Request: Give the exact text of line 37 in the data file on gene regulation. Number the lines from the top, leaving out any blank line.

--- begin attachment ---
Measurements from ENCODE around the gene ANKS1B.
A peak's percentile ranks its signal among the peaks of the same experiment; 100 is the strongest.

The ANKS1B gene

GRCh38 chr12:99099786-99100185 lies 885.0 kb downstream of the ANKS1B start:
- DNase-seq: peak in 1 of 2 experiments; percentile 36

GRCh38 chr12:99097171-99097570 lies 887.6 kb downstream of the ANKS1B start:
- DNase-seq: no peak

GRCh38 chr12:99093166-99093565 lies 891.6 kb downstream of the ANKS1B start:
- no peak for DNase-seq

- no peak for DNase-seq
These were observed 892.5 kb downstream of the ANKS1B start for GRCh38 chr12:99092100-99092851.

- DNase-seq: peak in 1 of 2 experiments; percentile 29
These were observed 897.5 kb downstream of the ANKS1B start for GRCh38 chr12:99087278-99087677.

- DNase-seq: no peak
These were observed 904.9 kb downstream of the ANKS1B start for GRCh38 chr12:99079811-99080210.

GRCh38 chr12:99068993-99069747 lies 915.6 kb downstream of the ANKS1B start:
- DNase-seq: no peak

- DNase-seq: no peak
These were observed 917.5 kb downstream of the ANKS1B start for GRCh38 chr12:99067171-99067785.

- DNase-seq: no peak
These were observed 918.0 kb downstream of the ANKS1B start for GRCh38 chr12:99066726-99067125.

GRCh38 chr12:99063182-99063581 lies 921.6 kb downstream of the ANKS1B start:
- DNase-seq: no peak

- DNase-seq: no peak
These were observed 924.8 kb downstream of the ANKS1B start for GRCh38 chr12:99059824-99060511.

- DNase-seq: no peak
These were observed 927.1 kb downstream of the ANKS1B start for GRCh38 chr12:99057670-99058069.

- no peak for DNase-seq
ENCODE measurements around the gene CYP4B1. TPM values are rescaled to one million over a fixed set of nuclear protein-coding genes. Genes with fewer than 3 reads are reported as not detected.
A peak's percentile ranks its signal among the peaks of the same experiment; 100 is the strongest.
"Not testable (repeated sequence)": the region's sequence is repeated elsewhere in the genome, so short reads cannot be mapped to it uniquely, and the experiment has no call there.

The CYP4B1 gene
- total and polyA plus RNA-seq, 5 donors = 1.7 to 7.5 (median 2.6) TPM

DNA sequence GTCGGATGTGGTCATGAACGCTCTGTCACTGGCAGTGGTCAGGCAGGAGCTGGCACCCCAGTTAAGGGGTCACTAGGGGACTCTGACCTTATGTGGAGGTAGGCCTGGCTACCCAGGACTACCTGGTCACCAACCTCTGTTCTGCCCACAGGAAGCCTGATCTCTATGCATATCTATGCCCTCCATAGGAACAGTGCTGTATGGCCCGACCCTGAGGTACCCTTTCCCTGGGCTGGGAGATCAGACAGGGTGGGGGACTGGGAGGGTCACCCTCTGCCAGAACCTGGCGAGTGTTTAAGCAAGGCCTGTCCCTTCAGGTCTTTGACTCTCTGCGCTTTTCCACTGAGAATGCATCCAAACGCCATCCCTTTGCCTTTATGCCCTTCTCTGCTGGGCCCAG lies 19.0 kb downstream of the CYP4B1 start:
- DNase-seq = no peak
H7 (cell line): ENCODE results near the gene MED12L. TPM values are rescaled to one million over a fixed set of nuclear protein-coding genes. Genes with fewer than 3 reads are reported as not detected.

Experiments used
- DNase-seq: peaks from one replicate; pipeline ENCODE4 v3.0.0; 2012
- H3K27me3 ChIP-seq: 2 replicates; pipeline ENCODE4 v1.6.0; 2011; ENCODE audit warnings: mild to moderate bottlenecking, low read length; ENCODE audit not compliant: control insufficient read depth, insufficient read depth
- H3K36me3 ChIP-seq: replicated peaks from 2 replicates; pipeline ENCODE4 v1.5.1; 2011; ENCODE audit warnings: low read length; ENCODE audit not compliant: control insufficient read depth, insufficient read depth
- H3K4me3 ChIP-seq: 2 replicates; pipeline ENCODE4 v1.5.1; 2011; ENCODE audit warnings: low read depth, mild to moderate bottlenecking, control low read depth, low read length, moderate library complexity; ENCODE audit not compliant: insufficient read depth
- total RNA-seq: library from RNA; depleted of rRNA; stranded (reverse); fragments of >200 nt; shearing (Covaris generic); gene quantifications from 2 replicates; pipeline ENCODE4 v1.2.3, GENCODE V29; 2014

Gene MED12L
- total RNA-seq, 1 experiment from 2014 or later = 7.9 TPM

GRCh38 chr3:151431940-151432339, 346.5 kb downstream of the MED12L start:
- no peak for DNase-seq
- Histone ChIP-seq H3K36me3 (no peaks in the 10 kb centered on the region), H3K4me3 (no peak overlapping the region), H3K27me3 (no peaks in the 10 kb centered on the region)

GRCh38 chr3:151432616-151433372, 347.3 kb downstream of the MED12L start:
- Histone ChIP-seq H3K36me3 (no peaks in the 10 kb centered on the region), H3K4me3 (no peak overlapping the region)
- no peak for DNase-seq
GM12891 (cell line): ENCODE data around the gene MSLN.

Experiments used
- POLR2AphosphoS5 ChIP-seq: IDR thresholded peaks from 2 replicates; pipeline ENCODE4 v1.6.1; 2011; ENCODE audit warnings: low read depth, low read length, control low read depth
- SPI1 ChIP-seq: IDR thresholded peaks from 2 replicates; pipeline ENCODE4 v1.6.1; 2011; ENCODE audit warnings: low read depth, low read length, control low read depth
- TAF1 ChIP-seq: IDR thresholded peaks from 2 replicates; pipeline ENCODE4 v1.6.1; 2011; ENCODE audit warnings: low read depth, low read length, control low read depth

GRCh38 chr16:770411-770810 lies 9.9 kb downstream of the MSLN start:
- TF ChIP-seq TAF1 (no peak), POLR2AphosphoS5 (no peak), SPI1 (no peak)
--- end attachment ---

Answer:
Experiments used